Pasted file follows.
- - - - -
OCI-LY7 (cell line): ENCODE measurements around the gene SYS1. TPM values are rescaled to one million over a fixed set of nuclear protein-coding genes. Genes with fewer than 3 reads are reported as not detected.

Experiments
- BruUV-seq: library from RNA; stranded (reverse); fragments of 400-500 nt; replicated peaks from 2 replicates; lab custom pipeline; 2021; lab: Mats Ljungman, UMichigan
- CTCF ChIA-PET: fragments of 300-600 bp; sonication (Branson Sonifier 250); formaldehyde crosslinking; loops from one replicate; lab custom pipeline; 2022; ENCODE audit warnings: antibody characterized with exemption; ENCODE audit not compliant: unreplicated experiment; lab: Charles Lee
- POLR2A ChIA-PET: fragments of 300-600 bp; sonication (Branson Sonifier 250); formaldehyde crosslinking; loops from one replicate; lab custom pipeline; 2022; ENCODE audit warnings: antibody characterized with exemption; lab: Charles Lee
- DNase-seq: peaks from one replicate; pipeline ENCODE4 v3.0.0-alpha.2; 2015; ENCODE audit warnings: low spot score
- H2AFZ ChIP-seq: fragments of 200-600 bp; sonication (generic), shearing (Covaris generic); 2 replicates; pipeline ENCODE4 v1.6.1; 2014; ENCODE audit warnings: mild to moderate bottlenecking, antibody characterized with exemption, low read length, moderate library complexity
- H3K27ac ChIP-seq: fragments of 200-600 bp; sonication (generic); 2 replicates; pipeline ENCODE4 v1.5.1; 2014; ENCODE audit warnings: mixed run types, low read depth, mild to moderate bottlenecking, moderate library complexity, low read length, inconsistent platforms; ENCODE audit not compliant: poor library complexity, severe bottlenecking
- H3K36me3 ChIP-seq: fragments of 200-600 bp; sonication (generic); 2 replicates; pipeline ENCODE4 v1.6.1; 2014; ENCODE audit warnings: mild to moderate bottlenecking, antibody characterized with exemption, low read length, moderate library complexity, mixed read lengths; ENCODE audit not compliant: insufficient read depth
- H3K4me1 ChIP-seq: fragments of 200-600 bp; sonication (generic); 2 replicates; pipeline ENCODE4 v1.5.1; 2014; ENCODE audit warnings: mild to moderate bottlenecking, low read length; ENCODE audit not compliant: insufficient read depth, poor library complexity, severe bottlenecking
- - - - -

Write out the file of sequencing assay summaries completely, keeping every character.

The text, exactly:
OCI-LY7 (cell line): ENCODE measurements around the gene SYS1. TPM values are rescaled to one million over a fixed set of nuclear protein-coding genes. Genes with fewer than 3 reads are reported as not detected.

Experiments
- BruUV-seq: library from RNA; stranded (reverse); fragments of 400-500 nt; replicated peaks from 2 replicates; lab custom pipeline; 2021; lab: Mats Ljungman, UMichigan
- CTCF ChIA-PET: fragments of 300-600 bp; sonication (Branson Sonifier 250); formaldehyde crosslinking; loops from one replicate; lab custom pipeline; 2022; ENCODE audit warnings: antibody characterized with exemption; ENCODE audit not compliant: unreplicated experiment; lab: Charles Lee
- POLR2A ChIA-PET: fragments of 300-600 bp; sonication (Branson Sonifier 250); formaldehyde crosslinking; loops from one replicate; lab custom pipeline; 2022; ENCODE audit warnings: antibody characterized with exemption; lab: Charles Lee
- DNase-seq: peaks from one replicate; pipeline ENCODE4 v3.0.0-alpha.2; 2015; ENCODE audit warnings: low spot score
- H2AFZ ChIP-seq: fragments of 200-600 bp; sonication (generic), shearing (Covaris generic); 2 replicates; pipeline ENCODE4 v1.6.1; 2014; ENCODE audit warnings: mild to moderate bottlenecking, antibody characterized with exemption, low read length, moderate library complexity
- H3K27ac ChIP-seq: fragments of 200-600 bp; sonication (generic); 2 replicates; pipeline ENCODE4 v1.5.1; 2014; ENCODE audit warnings: mixed run types, low read depth, mild to moderate bottlenecking, moderate library complexity, low read length, inconsistent platforms; ENCODE audit not compliant: poor library complexity, severe bottlenecking
- H3K36me3 ChIP-seq: fragments of 200-600 bp; sonication (generic); 2 replicates; pipeline ENCODE4 v1.6.1; 2014; ENCODE audit warnings: mild to moderate bottlenecking, antibody characterized with exemption, low read length, moderate library complexity, mixed read lengths; ENCODE audit not compliant: insufficient read depth
- H3K4me1 ChIP-seq: fragments of 200-600 bp; sonication (generic); 2 replicates; pipeline ENCODE4 v1.5.1; 2014; ENCODE audit warnings: mild to moderate bottlenecking, low read length; ENCODE audit not compliant: insufficient read depth, poor library complexity, severe bottlenecking